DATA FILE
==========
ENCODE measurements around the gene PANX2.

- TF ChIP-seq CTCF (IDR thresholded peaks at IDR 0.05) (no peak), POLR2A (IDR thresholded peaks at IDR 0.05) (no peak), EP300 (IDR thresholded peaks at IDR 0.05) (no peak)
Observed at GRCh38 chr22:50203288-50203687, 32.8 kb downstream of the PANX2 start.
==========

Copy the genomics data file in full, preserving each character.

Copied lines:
ENCODE measurements around the gene PANX2.

- TF ChIP-seq CTCF (IDR thresholded peaks at IDR 0.05) (no peak), POLR2A (IDR thresholded peaks at IDR 0.05) (no peak), EP300 (IDR thresholded peaks at IDR 0.05) (no peak)
Observed at GRCh38 chr22:50203288-50203687, 32.8 kb downstream of the PANX2 start.